13 April 2009

A Startling Concession

Via the First Things blog, and the New York Times:

It is no secret that a lot of climate-change research is subject to opinion, that climate models sometimes disagree even on the signs of the future changes (e.g. drier vs. wetter future climate).
The problem is, only sensational exaggeration makes the kind of story that will get politicians’—and readers’—attention. So, yes, climate scientists might exaggerate, but in today’s world, this is the only way to assure any political action and thus more federal financing to reduce the scientific uncertainty.

This admission from a Harvard Ph.D. candidate in applied mathematics and climatology is a really, really, really bad sign. We're witnessing the very subtle transition from "the facts demand action" to "the facts aren't demanding enough action". The tone of the first phrase is all concern, urgency, and instruction; that of the second is panic, irrationality, and fanaticism. It is the transition from teaching to manipulation; it's a corruption from being in service to a cause to enslavement to ideology.

It is also a consequence of the transition from print to visual media as the vehicle for transmitting information. Not too long ago, I drifted through Neil Postman's Amusing Ourselves to Death and his critique of television as a medium for public discourse came to mind as I ruminated over the quotation above. Postman claims that unlike printed media, which appealed to the structured, rational dimensions of the mind, television is image-based and therefore fundamentally oriented to the nonrational: emotions, dispositions, "the gut". This is, of course, fine for rhetorical persuasion, but his claim is that each medium carries within itself its own definition of what constitutes truth. A print-based culture, whose conversations were carried out verbally, considered the rational, linear, and ordered presentation of facts and arguments to be the standard for truth, however dressed up in elegant language they may have been. It measured its discourse by this rule.

An image-based media, however, operates by a different standard, and its truth-telling is not rigorous; it is "compelling" or "powerful" but not ultimately judged by its correspondence to reality. It is a truth primarily based upon its ability to persuade. The classic example is Richard Nixon's debate with JFK in the 1960 presidential race: many claim that Nixon's poor health and refusal to wear makeup to have been the deciding factor among the 70 million television viewers who decided Kennedy had bested Nixon (radio listeners pronounced in favor of Nixon). What is true is what persuades; can anyone be blamed, given such a milieu, for being persuasive at any cost?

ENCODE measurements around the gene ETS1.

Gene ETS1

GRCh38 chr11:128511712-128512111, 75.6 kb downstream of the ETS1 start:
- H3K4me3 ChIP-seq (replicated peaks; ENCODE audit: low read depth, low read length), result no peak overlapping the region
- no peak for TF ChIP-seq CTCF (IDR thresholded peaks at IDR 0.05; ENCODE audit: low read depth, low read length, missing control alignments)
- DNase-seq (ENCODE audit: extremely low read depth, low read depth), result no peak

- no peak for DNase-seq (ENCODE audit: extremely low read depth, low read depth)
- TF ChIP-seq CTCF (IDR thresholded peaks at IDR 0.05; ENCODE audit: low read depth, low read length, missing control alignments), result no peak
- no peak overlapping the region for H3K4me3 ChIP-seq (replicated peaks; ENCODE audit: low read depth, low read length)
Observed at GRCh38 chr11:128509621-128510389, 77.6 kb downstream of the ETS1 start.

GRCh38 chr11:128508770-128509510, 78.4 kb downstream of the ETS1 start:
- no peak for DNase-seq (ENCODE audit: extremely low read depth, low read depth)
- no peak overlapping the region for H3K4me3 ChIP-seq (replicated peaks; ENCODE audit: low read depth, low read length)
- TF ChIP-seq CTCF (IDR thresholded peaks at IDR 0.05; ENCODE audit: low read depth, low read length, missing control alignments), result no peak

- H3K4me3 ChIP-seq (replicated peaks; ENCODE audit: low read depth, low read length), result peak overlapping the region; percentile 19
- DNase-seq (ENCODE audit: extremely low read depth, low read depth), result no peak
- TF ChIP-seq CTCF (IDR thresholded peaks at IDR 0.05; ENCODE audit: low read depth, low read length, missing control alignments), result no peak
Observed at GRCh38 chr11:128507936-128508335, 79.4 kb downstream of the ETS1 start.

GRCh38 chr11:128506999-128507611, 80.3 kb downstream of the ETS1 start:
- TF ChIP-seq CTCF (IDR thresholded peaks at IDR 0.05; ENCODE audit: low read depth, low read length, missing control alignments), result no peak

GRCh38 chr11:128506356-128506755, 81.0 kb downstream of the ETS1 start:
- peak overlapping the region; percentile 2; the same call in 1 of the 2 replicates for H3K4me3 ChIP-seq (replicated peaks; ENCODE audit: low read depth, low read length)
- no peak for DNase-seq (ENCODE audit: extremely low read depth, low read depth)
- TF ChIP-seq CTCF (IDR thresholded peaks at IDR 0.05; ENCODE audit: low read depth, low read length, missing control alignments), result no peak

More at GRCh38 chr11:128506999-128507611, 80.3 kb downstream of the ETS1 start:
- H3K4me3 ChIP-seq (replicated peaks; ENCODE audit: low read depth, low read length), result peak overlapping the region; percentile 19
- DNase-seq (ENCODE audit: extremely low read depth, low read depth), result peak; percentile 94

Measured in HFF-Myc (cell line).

Yet it is precisely the truth that disappears in such a milieu, for it is drowned by the voices straining to be heard over all others. Truth becomes a lie. It is a short road from "the
facts aren't demanding enough action" to "the facts demand that we exaggerate the facts". Is there any question that this last idea is tantamount to "the facts demand that we lie about the facts"?

A very helpful point on this subject was made in an article by Joseph Bottum and Ryan T. Anderson on the political history of stem cells. You may be wondering, Stem cells have a political history? I thought this was a medical question, a scientific question. You'd be right to wonder, and I think Bottum & Anderson strike the perfect ironic tone in the title of their article. Unfortunately, global warming isn't the first time science has gotten itself mixed up with politics, and vice versa. Science and politics aren't nearly so separate as we might believe.

Until the discovery of viable techniques of manipulating adult stem cells (known as induced pluripotent stem cell research, or IPSC), the question of embryonic stem cell research was used as a political weapon. Incredibly, many scientists tolerated this because they thought it would help them do the research they were convinced would lead to cures.

The history of the stem-cell debate is a study of what happens when politics and science reach out to each other. The politicians were guilty, but the scientists were more guilty, for they allowed—no, they encouraged—politicians to make stem-cell research a tool in the public fights over abortion, public religion, and high finance.

In the small demagogueries of a political season, the science of stem-cell research became susceptible to the easy lie and the useful exaggeration. A little shading of truth, a little twisting of facts—yes, the politics corrupted the science, but the scientists willingly aided the corruption. And with this history in mind, who will believe America’s scientists the next time they tell us something that bears on an election?

We have learned something over these years: When science looks like politics, that’s because it is.

It's hard to believe that scientists would place their credibility in the hands of politicians, but we've been watching it happen it for years. IPSC research is an OMELETTE on the face of the scientific stooges of the political left. I'm always hearing about how exasperated the rest of the world is about the idiots who have dug their heels and refused to capitulate to global-warming dogmatics, but I never hear anyone talking about how it's not always wise to trust someone just because they have some letters after their name and a job at a big university. It seems to me that such skeptics are simply holding scientists accountable for their past willingness to be the political puppets of fanatics and ideologues, and their failure to extricate themselves from the awkward alliances they have created.

3 comments:

Matthew said...

Amazing - I'm embarrassed at the same time.

Tom Byrne said...
This comment has been removed by the author.
Tom Byrne said...

Nick, I will throw you. Good article.